The pace of media proliferation is immense. It feels like just yesterday when we were trying to figure out whether TV was dying (again); if augmented reality could be mainstream; should we build a mobile-first channel; and would people really care about videos that only lasted a day. There used to be a time when an application or platform was highly specialised, but thatâ€™s quickly changed.
Facebook has Live, Instagram has TV, Twitter has Periscope and YouTube has subscription channels. That means as applications grow in popularity, expand features and time spent soars, the formats multiply exponentially. More people have more choices to express themselves in more ways. We, as double-hatting consumers and creators, live in truly empowered times. Marketers, however, feel increasingly powerless. As media fragments, we chase after our own tails in an attempt to keep up. We turn to snake oil charmers and less-than-transparent advisors on yet more new ways to reach and engage people. Itâ€™ll work better than ever before they say!
Ride on the new wave! Everyone is doing it! Hurry hurry hurry! I would like to offer an alternative view that navigating this future lies in counter-intuitively doing less, but doing it better. Thereâ€™s no need to give in to the fear of missing out.
First, get a grasp: Be meticulous and prioritised in what you currently do and how those efforts specifically are truly doing. For many businesses, attributing success to sales is challenging, but accepting what we know, while pursuing what we do not, is not a failure. As a start, we must recognise that not all business goals are about conversions at the marketing level.
Perhaps you close the deal at a brick-and-mortar store, stimulate an otherwise long purchase cycle gap or customers really only buy your service after they have consulted your front line at length over the phone. If we identify the drivers of business well enough, we can betterÂ set up the right marketing performance yardsticks. There is no one-size-fits-all for understanding how your marketing is doing. Even the appallingly basic â€śviewsâ€ť and â€śimpressionsâ€ť could at times be a very plausible goal.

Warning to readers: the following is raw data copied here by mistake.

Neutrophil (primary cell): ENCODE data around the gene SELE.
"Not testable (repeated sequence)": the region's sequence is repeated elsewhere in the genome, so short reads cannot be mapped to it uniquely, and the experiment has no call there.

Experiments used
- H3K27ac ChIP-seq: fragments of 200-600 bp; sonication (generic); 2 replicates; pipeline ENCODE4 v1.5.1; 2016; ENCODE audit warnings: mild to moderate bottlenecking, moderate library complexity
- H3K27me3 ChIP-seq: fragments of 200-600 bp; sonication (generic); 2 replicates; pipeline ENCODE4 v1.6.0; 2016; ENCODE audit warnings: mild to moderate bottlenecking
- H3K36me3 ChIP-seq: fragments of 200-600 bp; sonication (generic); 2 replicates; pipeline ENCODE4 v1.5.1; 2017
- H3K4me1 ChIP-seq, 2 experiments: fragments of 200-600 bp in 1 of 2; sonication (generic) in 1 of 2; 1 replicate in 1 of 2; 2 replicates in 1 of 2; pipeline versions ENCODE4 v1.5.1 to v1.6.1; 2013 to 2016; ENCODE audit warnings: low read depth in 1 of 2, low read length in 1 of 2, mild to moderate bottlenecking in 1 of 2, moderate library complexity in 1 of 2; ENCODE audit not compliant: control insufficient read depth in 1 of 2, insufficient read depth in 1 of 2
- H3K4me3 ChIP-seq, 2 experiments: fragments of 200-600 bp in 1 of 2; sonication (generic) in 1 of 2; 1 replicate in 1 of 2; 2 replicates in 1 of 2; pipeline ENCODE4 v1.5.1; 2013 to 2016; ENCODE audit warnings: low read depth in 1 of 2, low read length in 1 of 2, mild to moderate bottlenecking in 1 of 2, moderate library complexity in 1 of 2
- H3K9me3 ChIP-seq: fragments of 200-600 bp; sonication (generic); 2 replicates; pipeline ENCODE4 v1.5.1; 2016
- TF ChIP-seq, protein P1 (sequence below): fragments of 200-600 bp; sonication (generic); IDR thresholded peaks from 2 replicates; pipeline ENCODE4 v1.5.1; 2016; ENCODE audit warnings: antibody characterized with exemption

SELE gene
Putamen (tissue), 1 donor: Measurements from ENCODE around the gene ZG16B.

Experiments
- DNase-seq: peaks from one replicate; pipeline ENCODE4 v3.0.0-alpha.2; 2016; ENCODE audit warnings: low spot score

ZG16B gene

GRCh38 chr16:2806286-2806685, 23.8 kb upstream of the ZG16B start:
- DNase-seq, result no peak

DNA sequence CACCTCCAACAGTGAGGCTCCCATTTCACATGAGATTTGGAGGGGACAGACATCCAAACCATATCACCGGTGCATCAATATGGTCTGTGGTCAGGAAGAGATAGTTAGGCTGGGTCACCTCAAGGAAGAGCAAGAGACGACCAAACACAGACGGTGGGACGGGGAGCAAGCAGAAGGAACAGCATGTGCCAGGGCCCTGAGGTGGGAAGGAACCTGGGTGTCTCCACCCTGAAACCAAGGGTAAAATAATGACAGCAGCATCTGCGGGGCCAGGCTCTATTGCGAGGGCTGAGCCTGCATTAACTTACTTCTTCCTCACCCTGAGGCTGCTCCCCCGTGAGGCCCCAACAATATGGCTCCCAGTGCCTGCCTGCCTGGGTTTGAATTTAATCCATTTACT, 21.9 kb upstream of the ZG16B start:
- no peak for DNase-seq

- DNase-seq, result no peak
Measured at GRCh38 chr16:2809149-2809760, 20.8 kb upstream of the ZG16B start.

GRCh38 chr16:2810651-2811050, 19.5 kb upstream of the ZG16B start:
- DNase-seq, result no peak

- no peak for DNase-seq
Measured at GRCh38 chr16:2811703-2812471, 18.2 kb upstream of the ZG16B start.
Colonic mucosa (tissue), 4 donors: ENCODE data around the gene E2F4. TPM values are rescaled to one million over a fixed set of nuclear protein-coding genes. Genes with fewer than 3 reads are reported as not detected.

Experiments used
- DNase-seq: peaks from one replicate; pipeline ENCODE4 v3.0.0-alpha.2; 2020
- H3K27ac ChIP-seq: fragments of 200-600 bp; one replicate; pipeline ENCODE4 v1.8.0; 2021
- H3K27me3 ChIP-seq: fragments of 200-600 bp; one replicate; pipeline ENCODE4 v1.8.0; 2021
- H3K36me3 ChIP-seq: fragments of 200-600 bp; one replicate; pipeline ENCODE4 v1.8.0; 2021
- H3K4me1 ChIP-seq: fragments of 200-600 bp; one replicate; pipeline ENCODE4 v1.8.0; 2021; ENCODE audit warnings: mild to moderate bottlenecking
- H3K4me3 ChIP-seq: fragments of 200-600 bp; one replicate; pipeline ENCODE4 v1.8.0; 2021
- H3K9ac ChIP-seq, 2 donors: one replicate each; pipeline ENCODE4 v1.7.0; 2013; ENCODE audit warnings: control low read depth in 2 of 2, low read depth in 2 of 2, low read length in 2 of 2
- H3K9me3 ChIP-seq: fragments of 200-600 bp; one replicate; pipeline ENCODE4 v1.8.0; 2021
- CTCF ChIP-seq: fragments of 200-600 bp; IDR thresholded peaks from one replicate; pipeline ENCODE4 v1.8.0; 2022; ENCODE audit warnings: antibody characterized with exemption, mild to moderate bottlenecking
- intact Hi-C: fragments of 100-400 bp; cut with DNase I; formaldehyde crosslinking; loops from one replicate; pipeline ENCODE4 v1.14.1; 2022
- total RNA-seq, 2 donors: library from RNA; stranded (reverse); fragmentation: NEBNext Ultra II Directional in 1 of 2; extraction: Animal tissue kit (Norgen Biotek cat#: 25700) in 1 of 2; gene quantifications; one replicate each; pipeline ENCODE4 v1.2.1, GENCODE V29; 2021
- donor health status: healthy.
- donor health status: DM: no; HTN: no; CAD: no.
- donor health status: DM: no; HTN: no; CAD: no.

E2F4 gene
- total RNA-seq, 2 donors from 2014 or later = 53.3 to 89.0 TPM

Second, strategies still count forÂ something: Derived insights â€“ not that reading a data point does not qualify for an insight â€“ still matter. As a matter of fact they count for more now than ever before. Being confident about an insight that informs a strategy often requires time and deliberation. I find myself fighting the impulse to latch on to the next data point that surfaces. And because thereâ€™s so much data today, this strength of restraint is tested frequently.
Breathe. Pause. Think. Rethink. And when we get there, commit to strategies. A well-crafted approach will govern the way your brand and team navigate the chaos. It will be easier to â€śsacrificeâ€ť some tactics, and stay poised in some. In most cases here, less is more
Last, go make friends: The best multiplier is likeminded brands, organisations, publishers or even individuals with a following. Marketing in times like these simply means one canâ€™t afford to buy everything to broadcast or solicit interaction. Partnering others is a great way to mitigate the burden (and cost) of originating content on your own, and harnessing the equity and strengths of others.
Admit it, your brand canâ€™t be great at everything and be relevant to every consumer. Done right, working with the right partners gives you credibility and reach like never before. By the way, this will also challenge the age-old adage that we should spend three to four times on media for every production dollar, as friendly efforts together require some resource commitment. But thatâ€™s OK because when it comes to this, more is more. The key to navigating the chaos that is change, is to simply take stock, be deliberate, do less (but well), and to do more with others.
The writer isÂ Tai Kam Leong, head of brand and partnerships, Maxis.Â The article first appeared in A+Mâ€™s The FuturistÂ printÂ edition.